Medical cannabis patients in the US lack confidence in their doctor’s understanding of cannabis, according to a new report.
Survey data published in the Journal of Cannabis Research found that most state-registered medical cannabis patients lack confidence that their primary care providers have a sufficient understanding of cannabis.
Researchers at the University of Michigan Medical School surveyed 275 subjects enrolled in the state’s medical cannabis access program.
Authors reported that only 18 percent of participants rated their primary care provider’s knowledge about medical cannabis as “very good or excellent” and only 21 percent were “very or completely confident” in their ability to “integrate medical cannabis into their treatment.”
As a result, most subjects (86 percent) reported obtaining their medical cannabis recommendation from a doctor specialising in cannabis rather than from their primary care provider.
Most subjects (86 percent) acknowledged substituting cannabis in place of other prescription medications.
However, nearly half (44 percent) of those who did so failed to inform their primary care doctor of the changes to their prescription drug treatment regimen, highlighting a need for better communication between patients and doctors.
The findings are consistent with several prior surveys of health care professionals in the United States and Canada, which suggest a need for better education and awareness of cannabis among the profession.
A survey of 1,000 US patients published last year found that fewer than one-in-five believe that their primary care providers are a ‘good source’ of knowledge about cannabis-specific health issues.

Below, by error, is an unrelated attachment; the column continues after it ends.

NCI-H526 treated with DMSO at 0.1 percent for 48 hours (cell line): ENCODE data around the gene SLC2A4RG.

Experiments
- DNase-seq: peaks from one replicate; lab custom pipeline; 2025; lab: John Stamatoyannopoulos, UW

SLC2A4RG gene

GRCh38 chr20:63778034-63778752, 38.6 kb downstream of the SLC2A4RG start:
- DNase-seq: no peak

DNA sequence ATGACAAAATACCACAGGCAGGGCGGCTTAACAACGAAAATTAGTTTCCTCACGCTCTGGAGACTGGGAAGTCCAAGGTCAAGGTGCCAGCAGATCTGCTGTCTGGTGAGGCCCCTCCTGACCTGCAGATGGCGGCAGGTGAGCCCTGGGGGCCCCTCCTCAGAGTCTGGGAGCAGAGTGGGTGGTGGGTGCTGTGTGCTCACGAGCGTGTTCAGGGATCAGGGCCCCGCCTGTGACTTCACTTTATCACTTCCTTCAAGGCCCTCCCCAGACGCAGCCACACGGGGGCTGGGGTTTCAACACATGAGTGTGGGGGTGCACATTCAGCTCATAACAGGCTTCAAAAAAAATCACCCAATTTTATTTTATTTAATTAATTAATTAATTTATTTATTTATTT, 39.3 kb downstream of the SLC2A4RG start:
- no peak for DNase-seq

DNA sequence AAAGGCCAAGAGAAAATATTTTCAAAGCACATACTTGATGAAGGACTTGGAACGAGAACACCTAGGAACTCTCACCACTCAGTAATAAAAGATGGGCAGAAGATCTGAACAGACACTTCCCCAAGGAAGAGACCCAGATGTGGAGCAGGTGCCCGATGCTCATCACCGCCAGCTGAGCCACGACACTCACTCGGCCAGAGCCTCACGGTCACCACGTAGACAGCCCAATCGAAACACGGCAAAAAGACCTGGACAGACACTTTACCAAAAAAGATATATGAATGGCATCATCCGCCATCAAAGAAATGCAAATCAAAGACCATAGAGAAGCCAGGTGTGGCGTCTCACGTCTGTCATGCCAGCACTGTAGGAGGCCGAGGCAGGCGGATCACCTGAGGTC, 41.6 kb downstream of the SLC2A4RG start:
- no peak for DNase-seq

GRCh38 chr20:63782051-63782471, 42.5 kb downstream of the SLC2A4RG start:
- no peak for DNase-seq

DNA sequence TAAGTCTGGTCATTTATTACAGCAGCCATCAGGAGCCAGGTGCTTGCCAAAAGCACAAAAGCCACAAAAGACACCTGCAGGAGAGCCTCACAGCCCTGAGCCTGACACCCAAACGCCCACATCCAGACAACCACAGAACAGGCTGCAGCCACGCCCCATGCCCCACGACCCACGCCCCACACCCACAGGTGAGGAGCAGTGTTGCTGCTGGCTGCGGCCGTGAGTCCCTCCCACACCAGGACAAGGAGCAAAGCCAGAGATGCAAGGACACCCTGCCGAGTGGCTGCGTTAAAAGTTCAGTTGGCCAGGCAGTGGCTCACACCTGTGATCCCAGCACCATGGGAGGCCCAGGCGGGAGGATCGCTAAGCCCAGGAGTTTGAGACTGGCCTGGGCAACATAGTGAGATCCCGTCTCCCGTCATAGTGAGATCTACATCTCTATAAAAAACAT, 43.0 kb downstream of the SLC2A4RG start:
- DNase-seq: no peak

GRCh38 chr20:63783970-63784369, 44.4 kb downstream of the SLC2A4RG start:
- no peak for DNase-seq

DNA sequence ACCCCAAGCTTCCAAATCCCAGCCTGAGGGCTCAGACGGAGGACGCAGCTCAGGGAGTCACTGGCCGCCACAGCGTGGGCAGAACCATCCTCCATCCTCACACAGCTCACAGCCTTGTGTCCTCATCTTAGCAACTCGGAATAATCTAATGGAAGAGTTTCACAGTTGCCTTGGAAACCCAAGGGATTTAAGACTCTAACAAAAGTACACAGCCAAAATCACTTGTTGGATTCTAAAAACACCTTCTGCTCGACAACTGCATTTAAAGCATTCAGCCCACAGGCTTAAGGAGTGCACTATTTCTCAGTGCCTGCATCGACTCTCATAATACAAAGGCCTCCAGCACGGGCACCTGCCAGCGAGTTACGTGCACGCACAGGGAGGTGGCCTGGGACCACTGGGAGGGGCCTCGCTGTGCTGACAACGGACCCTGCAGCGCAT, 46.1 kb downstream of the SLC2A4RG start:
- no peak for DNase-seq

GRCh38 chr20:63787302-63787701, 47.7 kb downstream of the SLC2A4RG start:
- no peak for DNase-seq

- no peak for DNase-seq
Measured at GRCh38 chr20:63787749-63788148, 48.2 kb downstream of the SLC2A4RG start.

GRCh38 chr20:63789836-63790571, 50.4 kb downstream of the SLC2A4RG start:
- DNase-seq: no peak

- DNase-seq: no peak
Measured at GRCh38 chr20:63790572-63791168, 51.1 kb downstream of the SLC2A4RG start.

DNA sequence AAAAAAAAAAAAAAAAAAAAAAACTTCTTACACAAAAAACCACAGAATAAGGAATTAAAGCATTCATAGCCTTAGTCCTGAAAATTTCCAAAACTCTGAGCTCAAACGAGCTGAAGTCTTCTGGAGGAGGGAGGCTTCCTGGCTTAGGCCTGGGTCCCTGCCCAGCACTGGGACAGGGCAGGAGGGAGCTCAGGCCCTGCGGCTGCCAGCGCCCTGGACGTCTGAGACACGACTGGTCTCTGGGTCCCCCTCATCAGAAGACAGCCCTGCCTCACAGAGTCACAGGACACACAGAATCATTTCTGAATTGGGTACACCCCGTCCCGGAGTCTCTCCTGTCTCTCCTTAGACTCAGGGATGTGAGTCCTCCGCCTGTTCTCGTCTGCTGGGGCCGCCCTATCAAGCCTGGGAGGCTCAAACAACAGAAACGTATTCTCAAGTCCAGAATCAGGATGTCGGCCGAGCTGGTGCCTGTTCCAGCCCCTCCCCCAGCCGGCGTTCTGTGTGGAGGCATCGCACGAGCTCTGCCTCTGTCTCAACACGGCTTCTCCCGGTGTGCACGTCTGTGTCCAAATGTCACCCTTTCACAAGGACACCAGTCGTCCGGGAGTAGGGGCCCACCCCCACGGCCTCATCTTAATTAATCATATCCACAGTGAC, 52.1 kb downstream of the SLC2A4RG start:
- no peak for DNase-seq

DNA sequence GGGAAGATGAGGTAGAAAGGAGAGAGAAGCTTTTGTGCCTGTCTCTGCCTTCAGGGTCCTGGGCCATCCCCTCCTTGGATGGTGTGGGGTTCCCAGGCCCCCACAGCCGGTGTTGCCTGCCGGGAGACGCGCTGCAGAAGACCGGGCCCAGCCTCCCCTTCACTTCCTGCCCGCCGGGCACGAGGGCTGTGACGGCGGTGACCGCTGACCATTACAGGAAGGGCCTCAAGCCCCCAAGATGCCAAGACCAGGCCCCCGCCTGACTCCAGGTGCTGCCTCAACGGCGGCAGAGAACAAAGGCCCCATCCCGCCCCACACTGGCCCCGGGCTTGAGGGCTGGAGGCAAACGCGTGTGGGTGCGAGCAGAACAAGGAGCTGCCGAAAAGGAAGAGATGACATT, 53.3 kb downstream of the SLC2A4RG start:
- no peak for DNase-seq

Meanwhile Canadian oncologists were also found to lack “sufficient knowledge” regarding cannabis and cancer therapy, despite Canandian law permitting physicians to issue medical cannabis recommendations since 2001.
Investigators at the University of Michigan stated that future research should focus on developing “actionable strategies” to improve patient and doctor relationships and enhance “shared decision-making in the context of medical cannabis and medication substitution.”
Authors concluded: “Our study highlights the need for better integration between medical cannabis and mainstream healthcare, including enhancing PCP education on cannabis, the endocannabinoid system, and the benefits, risks, and harms of cannabis in relevant therapeutic contexts.
“As shown by our findings and other reports in the scientific literature… conversations about medical cannabis between patients and their PCPs appear to result in better exchange of information that could keep patients safe.”
Full text of the study, “Communication between healthcare providers and medical cannabis patients regarding referral and medication substitution,” appears in the Journal of Cannabis Research.
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